Friday Informal Seminar Hour - G. NInto Occhipinti (IPGP)
No Magnitude, No Glory - The recent history of Ionospheric Seismology from Sumatra 2004 to Chile 2015 through the revolutionary observations of Tohoku-Oki 2011
Detection of ionospheric anomalies following the Sumatra and Tohoku earthquakes (e.g., Occhipinti et al. 2006, 2010, 2011, 2013) demonstrated that ionosphere is sensitive to earthquake and tsunami propagation: ground and oceanic vertical displacement induces acoustic-gravity waves propagating within the neutral atmosphere and detectable in the ionosphere. Observations supported by modelling proved that ionospheric anomalies related to tsunamis and Rayleigh waves are deterministic and reproducible by numerical modeling via the ocean/neutral-atmosphere/ionosphere coupling mechanism (Occhipinti et al., 2008, 2010). Ionospheric observations, compared with classic seismometers, consistent with the propagation of Rayleigh waves related to 38 events, with a magnitude larger than 6.2, is showed here to prove that “ionospheric seismometers” are useful seismological data to estimated magnitude and better cover the Earth. Concerning tsunamis, to prove that the their signature in the ionosphere is routinely detected we show here perturbations of total electron content (TEC) measured by GPS and following tsunamigenic earthquakes from 2004 to 2011 (Rolland, Occhipinti et al. 2010, Occhipinti et al., 2013), nominally, Sumatra (26 December, 2004 and 12 September, 2007), Chile (14 November, 2007), Samoa (29 September, 2009) and the recent Tohoku-Oki (11 Mars, 2011). Based on the observations close to the epicenter, mainly performed by GPS networks located in Sumatra, Chile and Japan, we highlight the TEC perturbation observed within the first hour after the seismic rupture. This perturbation contains information about the ground displacement, as well as the consequent sea surface displacement resulting in the tsunami. In addition to GPS-TEC observations close to the epicenter and measured by GEONET network, new exciting measurements in the far-field were performed by Airglow measurement in Hawaii: those measurements show the propagation of the IGWs induced by the Tohoku tsunami in the Pacific Ocean (Occhipinti et al., 2011). This revolutionary imaging technique is today supported by two new observations of moderate tsunamis: Queen Charlotte (M: 7.7, 27 October, 2013) and Chile (M: 8.2, 16 September 2015). The potential idea to put an Airglow camera on a satellite opens new exciting perspectives for tsunami detection.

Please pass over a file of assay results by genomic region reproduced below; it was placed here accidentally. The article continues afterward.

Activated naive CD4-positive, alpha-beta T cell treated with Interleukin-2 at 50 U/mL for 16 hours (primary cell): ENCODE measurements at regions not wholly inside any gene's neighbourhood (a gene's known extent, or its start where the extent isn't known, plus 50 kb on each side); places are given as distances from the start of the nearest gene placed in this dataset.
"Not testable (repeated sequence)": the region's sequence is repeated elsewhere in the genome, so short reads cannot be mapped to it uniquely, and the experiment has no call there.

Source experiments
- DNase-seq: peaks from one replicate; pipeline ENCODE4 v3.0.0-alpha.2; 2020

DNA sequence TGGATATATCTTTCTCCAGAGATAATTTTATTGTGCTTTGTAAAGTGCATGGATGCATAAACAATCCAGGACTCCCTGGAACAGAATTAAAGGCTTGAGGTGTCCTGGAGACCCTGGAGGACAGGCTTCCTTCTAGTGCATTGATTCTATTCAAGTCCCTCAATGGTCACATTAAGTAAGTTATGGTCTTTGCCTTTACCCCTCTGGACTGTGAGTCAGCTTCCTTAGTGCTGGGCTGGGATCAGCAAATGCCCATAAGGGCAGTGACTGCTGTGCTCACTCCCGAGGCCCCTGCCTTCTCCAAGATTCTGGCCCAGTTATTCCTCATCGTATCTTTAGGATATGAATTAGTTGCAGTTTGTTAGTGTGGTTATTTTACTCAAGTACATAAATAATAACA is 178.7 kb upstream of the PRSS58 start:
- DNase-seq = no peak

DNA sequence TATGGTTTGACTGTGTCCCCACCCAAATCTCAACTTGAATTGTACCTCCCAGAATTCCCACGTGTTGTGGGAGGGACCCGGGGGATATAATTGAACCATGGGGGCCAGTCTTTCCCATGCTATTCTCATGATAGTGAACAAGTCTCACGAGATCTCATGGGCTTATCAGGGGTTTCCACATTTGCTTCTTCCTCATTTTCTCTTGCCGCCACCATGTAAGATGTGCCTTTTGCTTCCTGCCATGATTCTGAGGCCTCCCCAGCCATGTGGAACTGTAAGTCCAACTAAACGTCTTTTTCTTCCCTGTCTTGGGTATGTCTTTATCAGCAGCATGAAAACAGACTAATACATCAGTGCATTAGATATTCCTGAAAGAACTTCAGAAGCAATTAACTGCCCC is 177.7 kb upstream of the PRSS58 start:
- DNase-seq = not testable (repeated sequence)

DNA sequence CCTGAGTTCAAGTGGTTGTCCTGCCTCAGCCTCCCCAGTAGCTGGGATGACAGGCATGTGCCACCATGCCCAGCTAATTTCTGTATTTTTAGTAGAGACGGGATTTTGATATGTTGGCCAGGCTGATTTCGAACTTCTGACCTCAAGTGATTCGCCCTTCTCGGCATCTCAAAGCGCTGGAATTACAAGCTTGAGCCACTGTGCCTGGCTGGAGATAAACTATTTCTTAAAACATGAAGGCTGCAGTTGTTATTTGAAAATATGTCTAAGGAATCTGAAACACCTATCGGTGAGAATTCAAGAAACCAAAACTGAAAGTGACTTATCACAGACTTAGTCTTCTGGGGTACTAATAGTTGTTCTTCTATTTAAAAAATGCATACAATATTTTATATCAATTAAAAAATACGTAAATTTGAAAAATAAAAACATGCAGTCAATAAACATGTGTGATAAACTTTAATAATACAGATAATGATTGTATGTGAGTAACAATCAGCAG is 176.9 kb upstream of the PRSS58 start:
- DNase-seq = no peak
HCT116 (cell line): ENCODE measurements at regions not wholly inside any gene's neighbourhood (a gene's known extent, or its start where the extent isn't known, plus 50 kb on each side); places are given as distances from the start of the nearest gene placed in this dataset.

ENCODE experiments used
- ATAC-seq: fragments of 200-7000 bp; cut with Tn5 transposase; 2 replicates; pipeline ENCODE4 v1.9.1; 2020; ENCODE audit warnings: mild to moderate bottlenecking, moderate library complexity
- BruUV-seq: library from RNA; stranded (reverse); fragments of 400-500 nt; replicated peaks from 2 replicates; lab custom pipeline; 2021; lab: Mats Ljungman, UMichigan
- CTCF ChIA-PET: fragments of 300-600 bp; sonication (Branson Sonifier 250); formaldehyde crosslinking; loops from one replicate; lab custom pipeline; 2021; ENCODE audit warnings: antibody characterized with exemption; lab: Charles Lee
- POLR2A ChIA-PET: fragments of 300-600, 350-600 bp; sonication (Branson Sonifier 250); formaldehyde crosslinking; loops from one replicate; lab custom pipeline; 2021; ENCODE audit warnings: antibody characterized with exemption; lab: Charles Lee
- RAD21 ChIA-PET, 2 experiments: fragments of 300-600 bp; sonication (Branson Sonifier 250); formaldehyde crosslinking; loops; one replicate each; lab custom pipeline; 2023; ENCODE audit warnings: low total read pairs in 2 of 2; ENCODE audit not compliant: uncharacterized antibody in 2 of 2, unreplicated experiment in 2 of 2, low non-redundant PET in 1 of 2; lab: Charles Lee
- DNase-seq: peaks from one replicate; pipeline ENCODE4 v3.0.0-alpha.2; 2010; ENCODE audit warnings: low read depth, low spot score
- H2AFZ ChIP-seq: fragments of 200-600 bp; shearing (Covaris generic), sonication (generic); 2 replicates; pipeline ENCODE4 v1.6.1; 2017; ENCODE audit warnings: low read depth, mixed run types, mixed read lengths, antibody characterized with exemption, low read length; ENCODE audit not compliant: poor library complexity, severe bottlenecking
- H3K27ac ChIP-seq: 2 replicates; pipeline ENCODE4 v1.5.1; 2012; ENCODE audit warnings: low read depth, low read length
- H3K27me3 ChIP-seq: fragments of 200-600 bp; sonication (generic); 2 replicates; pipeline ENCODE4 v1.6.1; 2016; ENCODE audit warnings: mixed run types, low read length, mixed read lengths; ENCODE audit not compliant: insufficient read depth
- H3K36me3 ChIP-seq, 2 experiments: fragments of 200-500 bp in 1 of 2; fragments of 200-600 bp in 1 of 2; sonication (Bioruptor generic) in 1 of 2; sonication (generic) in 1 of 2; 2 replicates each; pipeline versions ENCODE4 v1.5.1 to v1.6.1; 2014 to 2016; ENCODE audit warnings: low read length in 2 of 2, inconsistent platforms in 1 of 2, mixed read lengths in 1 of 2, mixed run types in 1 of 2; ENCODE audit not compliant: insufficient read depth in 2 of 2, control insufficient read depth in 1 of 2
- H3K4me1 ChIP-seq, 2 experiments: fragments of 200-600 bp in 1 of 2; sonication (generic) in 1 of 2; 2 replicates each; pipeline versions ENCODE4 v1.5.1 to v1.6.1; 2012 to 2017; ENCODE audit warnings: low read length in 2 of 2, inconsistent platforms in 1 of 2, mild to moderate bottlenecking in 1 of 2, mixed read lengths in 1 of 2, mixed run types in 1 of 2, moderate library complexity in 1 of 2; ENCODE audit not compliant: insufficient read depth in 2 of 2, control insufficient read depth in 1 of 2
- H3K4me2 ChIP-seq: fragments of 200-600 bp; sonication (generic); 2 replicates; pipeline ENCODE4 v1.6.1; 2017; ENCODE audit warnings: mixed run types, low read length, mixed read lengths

In this talk we present all this new earthquake and tsunami observations in the ionosphere and we discuss, under the light of modelling, the potential role of ionospheric sounding in magnitude estimation, oceanic monitoring and future tsunami warning system.
About the Speaker
Thanks to technological advances over the past fifteen years the ionosphere has today become the new sensitive medium to seismc events. Surface waves (Rayleigh and tsunami) emitted after large earthquakes are known to induce, by dynamic coupling, atmospheric infrasonic and gravity waves propagating upward through the atmosphere. These waves growing up to the top of the atmosphere are strongly amplificated by the effect of exponential decreasing of density with altitude. Ionospheric Seismology may thus turn out to be a useful new tool in investigating mantle tomography, seismic activity in others planets and improving tsunami detection & ocean monitoring.
About this Series
The Friday Informal Seminar Hour [FISH, Earth Resources Laboratory] is a postdoc-run weekly seminar series within the ERL. Topics include research relating to geophysics, and in particular seismology, with applications in Earth resources exploration such as e.g. seismics exploration, microseismicity, earthquake physics, and Earth imaging techniques. The seminars usually take place on Fridays at 12 noon in 54-209 (term-time only). 2016/2017 co-ordinators: William Frank (email@example.com), Chen Gu (firstname.lastname@example.org), Joshua Kastorf (email@example.com)